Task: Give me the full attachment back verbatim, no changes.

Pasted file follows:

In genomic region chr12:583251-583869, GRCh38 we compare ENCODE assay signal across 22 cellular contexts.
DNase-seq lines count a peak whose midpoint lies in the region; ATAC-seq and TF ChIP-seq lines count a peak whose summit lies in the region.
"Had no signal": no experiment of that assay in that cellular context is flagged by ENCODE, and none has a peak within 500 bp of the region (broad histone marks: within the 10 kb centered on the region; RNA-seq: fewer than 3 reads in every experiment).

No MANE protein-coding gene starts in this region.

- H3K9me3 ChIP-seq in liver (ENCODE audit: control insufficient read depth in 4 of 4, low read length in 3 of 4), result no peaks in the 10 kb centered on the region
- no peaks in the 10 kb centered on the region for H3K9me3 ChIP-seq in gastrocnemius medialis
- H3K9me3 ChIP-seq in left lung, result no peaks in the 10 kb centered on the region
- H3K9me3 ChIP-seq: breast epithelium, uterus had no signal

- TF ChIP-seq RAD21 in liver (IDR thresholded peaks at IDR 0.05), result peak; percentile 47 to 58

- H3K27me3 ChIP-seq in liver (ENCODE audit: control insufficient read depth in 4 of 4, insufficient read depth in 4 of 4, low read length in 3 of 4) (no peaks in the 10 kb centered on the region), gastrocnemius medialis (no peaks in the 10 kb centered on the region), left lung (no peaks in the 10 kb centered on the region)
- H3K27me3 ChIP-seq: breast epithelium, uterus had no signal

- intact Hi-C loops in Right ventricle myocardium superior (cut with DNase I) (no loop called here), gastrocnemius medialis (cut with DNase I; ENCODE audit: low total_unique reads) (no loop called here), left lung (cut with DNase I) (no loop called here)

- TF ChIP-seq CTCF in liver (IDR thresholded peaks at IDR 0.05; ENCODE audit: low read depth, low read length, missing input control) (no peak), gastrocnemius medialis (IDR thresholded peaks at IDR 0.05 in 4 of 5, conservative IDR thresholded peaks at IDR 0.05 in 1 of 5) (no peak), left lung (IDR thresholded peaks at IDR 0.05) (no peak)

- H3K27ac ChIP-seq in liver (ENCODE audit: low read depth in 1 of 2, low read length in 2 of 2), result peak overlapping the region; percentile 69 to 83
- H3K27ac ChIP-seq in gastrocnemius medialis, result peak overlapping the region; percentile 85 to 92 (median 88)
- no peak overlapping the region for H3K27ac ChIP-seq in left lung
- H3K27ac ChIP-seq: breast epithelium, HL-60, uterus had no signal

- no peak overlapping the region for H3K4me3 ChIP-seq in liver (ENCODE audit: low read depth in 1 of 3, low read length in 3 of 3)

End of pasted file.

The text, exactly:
In genomic region chr12:583251-583869, GRCh38 we compare ENCODE assay signal across 22 cellular contexts.
DNase-seq lines count a peak whose midpoint lies in the region; ATAC-seq and TF ChIP-seq lines count a peak whose summit lies in the region.
"Had no signal": no experiment of that assay in that cellular context is flagged by ENCODE, and none has a peak within 500 bp of the region (broad histone marks: within the 10 kb centered on the region; RNA-seq: fewer than 3 reads in every experiment).

No MANE protein-coding gene starts in this region.

- H3K9me3 ChIP-seq in liver (ENCODE audit: control insufficient read depth in 4 of 4, low read length in 3 of 4), result no peaks in the 10 kb centered on the region
- no peaks in the 10 kb centered on the region for H3K9me3 ChIP-seq in gastrocnemius medialis
- H3K9me3 ChIP-seq in left lung, result no peaks in the 10 kb centered on the region
- H3K9me3 ChIP-seq: breast epithelium, uterus had no signal

- TF ChIP-seq RAD21 in liver (IDR thresholded peaks at IDR 0.05), result peak; percentile 47 to 58

- H3K27me3 ChIP-seq in liver (ENCODE audit: control insufficient read depth in 4 of 4, insufficient read depth in 4 of 4, low read length in 3 of 4) (no peaks in the 10 kb centered on the region), gastrocnemius medialis (no peaks in the 10 kb centered on the region), left lung (no peaks in the 10 kb centered on the region)
- H3K27me3 ChIP-seq: breast epithelium, uterus had no signal

- intact Hi-C loops in Right ventricle myocardium superior (cut with DNase I) (no loop called here), gastrocnemius medialis (cut with DNase I; ENCODE audit: low total_unique reads) (no loop called here), left lung (cut with DNase I) (no loop called here)

- TF ChIP-seq CTCF in liver (IDR thresholded peaks at IDR 0.05; ENCODE audit: low read depth, low read length, missing input control) (no peak), gastrocnemius medialis (IDR thresholded peaks at IDR 0.05 in 4 of 5, conservative IDR thresholded peaks at IDR 0.05 in 1 of 5) (no peak), left lung (IDR thresholded peaks at IDR 0.05) (no peak)

- H3K27ac ChIP-seq in liver (ENCODE audit: low read depth in 1 of 2, low read length in 2 of 2), result peak overlapping the region; percentile 69 to 83
- H3K27ac ChIP-seq in gastrocnemius medialis, result peak overlapping the region; percentile 85 to 92 (median 88)
- no peak overlapping the region for H3K27ac ChIP-seq in left lung
- H3K27ac ChIP-seq: breast epithelium, HL-60, uterus had no signal

- no peak overlapping the region for H3K4me3 ChIP-seq in liver (ENCODE audit: low read depth in 1 of 3, low read length in 3 of 3)